"We are working toward a world without nuclear weapons," said Thomas Countryman, the assistant secretary of the Bureau of International Security and Nonproliferation (ISN), in his public lecture Monday morning at the University Center.
After beginning his work with the state department in 1982, Countryman, a career member of the Senior Foreign Service, rank of Minister-Counselor, has been assistant secretary for the ISN Bureau since September 2011. The ISN Bureau leads the U.S. effort to prevent the spread of nuclear, chemical and biological weapons, their related materials and their delivery systems.
In his lecture, Countryman addressed the state of nuclear weapons and technology in today's world and outlined the ISN Bureau's plans to stop the spread of nuclear weapons. Though the total elimination of nuclear weapons would be ideal, Countryman admitted the feat will not be easy.
"Can I just quote Obama? This may not happen during my lifetime," Countryman said. "But it is a goal toward which we're working, and I think that's a realistic assessment. There's no shortcut to the elimination of nuclear weapons. However, thanks to the treaty on the non-proliferation of nuclear weapons signed in 1968, we've reduced the U.S. and the Russian holdings by 80 percent over the past 40 years."
Countryman also mentioned the situation in Ukraine, asking the world to maintain perspective.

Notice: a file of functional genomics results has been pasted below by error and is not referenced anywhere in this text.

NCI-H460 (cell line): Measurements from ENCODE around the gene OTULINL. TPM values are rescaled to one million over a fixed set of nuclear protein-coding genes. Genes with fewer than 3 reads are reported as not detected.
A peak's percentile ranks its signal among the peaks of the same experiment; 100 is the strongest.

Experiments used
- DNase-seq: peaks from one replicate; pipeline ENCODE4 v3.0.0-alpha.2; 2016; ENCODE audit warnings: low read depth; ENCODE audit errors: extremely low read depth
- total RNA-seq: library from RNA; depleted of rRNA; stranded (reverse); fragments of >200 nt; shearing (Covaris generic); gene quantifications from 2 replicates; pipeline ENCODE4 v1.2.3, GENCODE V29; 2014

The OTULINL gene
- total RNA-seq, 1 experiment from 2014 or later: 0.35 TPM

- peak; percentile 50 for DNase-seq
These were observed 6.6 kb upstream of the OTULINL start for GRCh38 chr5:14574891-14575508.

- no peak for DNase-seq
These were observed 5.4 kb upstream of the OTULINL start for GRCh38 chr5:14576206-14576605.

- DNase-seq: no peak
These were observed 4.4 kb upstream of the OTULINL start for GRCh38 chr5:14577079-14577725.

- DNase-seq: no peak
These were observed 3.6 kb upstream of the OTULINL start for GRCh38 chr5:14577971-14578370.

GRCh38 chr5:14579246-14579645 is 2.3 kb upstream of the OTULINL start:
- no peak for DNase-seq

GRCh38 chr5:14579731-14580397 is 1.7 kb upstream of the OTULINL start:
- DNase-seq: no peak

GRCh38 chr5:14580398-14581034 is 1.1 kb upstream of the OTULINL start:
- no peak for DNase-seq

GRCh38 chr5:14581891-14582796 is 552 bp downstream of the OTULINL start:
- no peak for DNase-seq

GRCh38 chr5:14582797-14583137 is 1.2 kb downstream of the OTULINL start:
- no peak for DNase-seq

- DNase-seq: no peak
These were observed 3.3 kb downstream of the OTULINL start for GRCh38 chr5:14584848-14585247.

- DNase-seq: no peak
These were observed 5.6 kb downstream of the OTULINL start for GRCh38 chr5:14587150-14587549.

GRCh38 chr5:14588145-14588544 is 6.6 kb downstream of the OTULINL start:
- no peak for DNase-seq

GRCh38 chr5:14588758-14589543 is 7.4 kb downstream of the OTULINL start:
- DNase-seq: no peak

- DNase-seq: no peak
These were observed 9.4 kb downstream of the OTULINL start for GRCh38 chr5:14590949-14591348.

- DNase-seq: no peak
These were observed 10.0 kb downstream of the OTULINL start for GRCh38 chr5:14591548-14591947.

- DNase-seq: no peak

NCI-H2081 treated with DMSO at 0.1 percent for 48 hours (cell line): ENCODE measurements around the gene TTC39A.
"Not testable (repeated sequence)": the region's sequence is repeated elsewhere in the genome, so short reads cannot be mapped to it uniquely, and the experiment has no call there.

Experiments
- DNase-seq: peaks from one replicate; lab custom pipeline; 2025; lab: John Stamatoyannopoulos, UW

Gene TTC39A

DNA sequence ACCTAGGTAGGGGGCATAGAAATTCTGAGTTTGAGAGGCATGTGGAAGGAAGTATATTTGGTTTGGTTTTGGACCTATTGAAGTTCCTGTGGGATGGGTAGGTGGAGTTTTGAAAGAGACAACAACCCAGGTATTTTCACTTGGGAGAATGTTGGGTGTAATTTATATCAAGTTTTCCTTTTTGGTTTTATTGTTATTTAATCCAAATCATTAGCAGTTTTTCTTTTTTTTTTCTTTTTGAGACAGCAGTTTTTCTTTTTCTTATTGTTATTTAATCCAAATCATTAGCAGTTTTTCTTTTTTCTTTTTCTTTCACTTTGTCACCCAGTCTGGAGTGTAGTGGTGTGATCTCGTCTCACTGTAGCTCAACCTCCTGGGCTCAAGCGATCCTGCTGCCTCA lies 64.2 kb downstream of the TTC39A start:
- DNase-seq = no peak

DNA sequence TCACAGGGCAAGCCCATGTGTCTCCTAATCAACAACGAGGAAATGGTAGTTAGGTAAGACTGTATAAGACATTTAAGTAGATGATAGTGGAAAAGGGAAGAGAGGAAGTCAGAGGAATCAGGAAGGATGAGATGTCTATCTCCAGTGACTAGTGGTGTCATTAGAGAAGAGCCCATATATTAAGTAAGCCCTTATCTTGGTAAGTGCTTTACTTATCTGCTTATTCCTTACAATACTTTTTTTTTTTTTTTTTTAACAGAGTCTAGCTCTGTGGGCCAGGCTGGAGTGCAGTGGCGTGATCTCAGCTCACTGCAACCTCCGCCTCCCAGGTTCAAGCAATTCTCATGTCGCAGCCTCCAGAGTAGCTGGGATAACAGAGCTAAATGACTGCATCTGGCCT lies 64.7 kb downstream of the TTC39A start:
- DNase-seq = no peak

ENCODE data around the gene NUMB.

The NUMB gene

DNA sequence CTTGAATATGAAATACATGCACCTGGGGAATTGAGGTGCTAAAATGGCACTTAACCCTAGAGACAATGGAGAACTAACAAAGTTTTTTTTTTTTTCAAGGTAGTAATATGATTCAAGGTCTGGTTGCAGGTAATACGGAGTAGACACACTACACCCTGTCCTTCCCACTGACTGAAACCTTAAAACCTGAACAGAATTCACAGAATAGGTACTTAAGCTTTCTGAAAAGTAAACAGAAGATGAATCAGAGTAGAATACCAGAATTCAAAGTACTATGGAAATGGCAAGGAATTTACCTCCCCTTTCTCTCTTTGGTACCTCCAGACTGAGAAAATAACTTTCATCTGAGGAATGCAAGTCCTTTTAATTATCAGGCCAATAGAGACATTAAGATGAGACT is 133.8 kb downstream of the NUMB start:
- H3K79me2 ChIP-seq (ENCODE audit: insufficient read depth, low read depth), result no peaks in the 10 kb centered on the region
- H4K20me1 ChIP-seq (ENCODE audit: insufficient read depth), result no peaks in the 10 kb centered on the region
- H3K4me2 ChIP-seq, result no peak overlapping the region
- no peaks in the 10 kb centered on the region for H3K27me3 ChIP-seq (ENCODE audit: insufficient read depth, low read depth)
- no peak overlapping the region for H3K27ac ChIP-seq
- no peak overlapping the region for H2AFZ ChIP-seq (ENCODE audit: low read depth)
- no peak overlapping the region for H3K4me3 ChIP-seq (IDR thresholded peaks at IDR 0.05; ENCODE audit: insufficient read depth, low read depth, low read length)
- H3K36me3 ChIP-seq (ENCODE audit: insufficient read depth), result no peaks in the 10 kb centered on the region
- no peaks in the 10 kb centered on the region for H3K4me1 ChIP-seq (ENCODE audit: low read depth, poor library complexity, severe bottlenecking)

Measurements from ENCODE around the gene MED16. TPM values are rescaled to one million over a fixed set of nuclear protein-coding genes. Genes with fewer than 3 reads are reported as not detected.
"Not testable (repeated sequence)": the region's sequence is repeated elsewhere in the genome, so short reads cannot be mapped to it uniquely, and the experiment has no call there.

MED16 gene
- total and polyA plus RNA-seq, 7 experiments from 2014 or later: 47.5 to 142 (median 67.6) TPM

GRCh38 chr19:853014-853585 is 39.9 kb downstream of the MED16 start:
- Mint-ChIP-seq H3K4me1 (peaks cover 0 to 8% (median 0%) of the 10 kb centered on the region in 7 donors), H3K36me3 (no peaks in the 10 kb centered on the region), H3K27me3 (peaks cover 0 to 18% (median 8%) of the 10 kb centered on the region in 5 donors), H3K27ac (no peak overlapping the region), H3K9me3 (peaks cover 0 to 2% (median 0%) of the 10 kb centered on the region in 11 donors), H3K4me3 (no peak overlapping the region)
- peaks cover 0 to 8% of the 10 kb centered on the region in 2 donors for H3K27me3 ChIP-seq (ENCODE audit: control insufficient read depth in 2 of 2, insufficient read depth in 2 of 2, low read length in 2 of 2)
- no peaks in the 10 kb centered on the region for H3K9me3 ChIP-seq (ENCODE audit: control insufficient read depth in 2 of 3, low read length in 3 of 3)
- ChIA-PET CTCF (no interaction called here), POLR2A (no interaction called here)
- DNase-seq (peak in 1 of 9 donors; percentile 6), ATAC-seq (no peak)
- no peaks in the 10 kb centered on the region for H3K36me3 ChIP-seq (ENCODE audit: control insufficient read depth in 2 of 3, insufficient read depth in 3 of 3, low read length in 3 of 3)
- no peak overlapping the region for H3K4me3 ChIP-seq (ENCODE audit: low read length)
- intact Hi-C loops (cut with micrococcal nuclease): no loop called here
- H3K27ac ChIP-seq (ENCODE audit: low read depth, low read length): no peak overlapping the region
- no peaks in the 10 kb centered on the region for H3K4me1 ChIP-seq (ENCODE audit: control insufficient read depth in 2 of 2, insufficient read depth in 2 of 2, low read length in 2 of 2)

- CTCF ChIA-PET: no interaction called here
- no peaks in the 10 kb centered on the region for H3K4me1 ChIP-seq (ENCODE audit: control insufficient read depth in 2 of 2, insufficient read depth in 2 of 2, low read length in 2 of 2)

"On the biggest issues in this category of nonproliferation and disarmament, we're determined not to let the Ukraine issue affect our cooperation," Countryman said. "So on implementation of strategic WMD reductions, on 5+1 negotiations with Iran about its nuclear problem, on removal of chemical weapons from Syria, we're continuing to work with the Russians, we hope that they continue to see that those security challenges are bigger than this particular dispute."
Beyond the realm of nuclear weapons and WMD's, Countryman and the ISN Bureau hope to create an international nuclear energy policy.
"Our goal is a rational, nuclear energy policy, one that incorporates crucially the issues of nonproliferation, nuclear security and nuclear safety as well; the role of nuclear energy globally," Countryman said. "We have intense cooperation programs with a number of countries around the world. And in particular, a lot of that cooperation on a technical level is actually carried out by the UT Institute for Nuclear Security, by Oak Ridge National Labs, by other partners among the Department of Energy National Labs and Universities in the U.S."
In his closing statement, Countryman expressed the ISN Bureau's central policies.
"We are not building new nuclear weapons," Countryman said. "But, in very short description, what we are doing is stockpiling liability; maintaining assurance that those nuclear weapons that we still hold are safe and reliable."